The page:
States redrawing political maps
The new battle lines literally haven’t even been drawn on the map yet, but the political jostling is well under way in states that will gain and lose U.S. House seats in 2012 because of congressional redistricting.
For incumbents in states that stand to lose a precious House seat, the elbows are already out.
All five members of Iowa’s congressional delegation say they will run again — even though only four seats will be up for grabs. In Massachusetts, one of the state’s 10-member delegation — all Democrats — is going to be the odd man out. Already party leaders are talking about drafting one of the 10, perhaps even Rep. Barney Frank, the state’s best-known House member, to take on first-term Republican Sen. Scott Brown instead.
Another high-profile congressman feeling the heat from redistricting: Ohio’s Rep. Dennis J. Kucinich, who wasted no time in e-mailing supporters recently to weigh in on his behalf with state lawmakers redrawing the map. Ohio and New York were the only states to lose two House seats in the redistricting shuffle.
“In light of the strong chance that my district may be eliminated, my continued presence in Congress … will obviously call for a much different strategy,” he wrote. “I will not wait until a new Ohio map is produced to begin this crucial discussion of the consequences of congressional redistricting.”
With Southern and Southwestern states such as Florida and Texas posting the biggest population gains in the 2010 census, Republicans plan to use this redistricting cycle to consolidate and expand their 242-193 seat edge in the House of Representatives.
The big winner from the 2010 census — Texas — is also sparking one of the most closely watched redistricting endgames. With four new seats up for grabs, Republicans are in the driver’s seat in Austin in carving out the new districts, but Democrats are already warning the GOP not to get too greedy.
“All of the population growth in Texas is due to Hispanics and African-Americans,” said Matt Angle, who heads up the Lone Star Project, a political action committee pushing for more minority representation in the state.
“The only way that Republicans can have a net increase is if they unfairly suppress minority voters,” said Mr. Angle.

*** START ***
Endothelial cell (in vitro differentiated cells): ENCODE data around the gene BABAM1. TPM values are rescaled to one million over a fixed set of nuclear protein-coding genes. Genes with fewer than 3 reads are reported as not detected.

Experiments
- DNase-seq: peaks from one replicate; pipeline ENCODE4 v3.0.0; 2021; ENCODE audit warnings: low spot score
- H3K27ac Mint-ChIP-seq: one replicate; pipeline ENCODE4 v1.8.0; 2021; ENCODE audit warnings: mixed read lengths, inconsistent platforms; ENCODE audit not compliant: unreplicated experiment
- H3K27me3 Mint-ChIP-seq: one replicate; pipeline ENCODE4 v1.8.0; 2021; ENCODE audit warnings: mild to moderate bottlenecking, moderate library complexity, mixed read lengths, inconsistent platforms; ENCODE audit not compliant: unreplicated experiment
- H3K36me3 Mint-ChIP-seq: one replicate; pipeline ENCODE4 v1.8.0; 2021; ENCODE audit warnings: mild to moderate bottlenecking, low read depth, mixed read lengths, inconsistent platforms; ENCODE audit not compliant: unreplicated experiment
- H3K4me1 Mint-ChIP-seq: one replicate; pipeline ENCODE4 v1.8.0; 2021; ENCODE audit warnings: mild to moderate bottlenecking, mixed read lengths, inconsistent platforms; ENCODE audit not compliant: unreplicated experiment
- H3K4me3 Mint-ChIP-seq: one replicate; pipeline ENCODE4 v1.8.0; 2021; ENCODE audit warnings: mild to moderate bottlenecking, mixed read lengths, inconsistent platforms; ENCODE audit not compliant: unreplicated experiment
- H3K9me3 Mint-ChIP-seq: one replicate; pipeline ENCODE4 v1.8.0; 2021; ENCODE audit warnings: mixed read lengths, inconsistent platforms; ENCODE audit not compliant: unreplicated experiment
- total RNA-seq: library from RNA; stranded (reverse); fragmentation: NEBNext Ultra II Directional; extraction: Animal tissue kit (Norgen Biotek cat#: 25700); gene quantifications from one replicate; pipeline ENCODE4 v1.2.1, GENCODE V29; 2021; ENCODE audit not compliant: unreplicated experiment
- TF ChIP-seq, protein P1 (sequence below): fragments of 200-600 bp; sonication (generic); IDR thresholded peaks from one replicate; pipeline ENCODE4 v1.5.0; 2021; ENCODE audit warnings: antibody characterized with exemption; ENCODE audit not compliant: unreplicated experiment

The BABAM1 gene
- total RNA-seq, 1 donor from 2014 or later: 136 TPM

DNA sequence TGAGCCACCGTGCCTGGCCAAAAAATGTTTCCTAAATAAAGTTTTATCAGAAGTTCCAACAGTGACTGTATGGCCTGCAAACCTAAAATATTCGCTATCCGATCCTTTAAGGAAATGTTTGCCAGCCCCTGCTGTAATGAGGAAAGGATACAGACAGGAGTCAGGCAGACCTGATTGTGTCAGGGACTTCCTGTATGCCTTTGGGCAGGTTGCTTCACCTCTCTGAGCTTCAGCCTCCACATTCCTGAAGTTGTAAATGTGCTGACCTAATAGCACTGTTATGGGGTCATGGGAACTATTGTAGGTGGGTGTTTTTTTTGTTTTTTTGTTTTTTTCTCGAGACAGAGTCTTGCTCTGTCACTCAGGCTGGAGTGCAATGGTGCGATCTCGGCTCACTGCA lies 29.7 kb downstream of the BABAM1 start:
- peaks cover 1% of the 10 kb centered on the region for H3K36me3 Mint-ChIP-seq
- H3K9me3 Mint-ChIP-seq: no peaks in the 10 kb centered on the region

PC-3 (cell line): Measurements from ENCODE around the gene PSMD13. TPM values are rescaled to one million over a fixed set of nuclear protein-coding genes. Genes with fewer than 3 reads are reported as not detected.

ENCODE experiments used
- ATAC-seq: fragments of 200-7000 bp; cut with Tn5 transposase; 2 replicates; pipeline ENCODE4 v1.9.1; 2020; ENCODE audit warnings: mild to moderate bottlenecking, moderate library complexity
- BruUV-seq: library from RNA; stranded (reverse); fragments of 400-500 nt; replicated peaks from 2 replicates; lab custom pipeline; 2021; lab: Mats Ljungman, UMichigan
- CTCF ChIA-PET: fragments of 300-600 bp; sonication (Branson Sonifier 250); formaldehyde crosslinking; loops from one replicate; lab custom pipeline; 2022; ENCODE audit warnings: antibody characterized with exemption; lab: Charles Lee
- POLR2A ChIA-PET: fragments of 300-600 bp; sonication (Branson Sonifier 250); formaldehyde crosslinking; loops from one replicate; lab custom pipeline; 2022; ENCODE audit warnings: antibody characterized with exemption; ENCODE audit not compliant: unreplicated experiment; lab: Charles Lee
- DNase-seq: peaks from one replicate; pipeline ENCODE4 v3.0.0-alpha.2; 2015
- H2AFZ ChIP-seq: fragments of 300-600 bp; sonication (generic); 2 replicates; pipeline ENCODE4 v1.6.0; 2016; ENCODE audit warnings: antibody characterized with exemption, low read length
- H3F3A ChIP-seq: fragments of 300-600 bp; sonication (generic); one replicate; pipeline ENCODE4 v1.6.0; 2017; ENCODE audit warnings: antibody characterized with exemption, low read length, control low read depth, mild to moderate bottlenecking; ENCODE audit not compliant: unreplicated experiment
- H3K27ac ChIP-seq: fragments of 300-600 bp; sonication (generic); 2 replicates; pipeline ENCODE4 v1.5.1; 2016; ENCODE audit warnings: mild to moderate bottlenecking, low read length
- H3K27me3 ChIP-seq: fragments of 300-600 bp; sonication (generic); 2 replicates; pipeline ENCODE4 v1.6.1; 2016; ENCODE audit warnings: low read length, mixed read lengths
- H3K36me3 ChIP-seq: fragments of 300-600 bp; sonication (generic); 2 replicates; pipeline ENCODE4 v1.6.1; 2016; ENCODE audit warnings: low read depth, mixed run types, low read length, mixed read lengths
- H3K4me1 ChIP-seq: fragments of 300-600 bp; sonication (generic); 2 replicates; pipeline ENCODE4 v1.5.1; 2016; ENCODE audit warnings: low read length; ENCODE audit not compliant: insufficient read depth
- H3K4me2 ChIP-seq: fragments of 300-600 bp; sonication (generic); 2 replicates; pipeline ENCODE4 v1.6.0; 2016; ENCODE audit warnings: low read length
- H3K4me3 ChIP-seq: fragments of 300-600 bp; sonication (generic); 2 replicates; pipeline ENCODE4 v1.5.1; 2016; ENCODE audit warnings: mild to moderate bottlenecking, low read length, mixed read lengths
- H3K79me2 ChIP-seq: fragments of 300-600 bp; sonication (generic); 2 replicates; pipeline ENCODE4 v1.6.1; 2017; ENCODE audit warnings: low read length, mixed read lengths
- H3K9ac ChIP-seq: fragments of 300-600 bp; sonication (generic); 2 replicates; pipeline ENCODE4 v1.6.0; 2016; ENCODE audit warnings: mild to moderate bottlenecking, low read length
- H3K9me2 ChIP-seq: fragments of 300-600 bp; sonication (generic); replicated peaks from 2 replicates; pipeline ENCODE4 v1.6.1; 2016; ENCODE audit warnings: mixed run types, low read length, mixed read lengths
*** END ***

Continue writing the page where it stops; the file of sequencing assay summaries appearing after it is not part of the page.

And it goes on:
Actually, a lot of Texas Republicans are upfront about their plans.
“We’re a Republican state,” Republican Rep. Pete Olson, who represents the Houston district once represented by former House Majority Whip Tom DeLay, told the Hill newspaper. “And we think most of those seats should be red seats.”
Mr. Olson, who has worked with state lawmakers on redistricting, said last month that the GOP was committed to a fair map, but he said Republicans will do what it takes to add to their advantage.
Texas A&M political science professor Harvey Tucker said the GOP would be as aggressive this cycle as they were 10 years ago, though there are still limits to their ambition.
The Obama administration’s Justice Department, headed by Attorney General Eric H. Holder Jr., has a seat at the table because it is charged with protecting minority voting rights under the 1965 Voting Rights Act. This cycle will mark the first time since the law was signed that redistricting will occur with a Democrat in the White House.
Mr. Angle, who served as the chief of staff for former Texas congressman Martin Frost, said that could make a big difference.
“We don’t need the Obama administration to be particularly aggressive at all. We just need the Justice Department to make sure the new districts are fair,” he said. “If they just play it down the middle, Democrats in Texas will have a shot at winning all four seats.”
Other analysts don’t see that happening — even if the Justice Department gets involved.
Columbia University professor Rodolfo de la Garza, author of “The Future of the Voting Rights Act,” said the Obama administration will have to mount a vigorous effort to defend minority voting rights because “without them, Democrats are dead.”
But he predicted that the Republicans in Texas, backed by sophisticated new digital demographic computer models, will do just enough to avoid running afoul of the federal government.
But most analysts say Republicans will have a much tougher time dominating in Florida.
In a state where registered Democrats still outnumber Republicans, Democrats hold only six of the state’s 25 congressional seats. That disconnect may be unsustainable over the long haul and could limit the GOP’s short-term hopes of padding its advantage.
“If you just look at things like voter registration, you have to wonder if this isn’t the high-water mark for Republicans,” said Aubrey Jewett, a political science professor at the University of Central Florida. “In a state that has more Democrats than Republicans, how many more districts can you carve out?”
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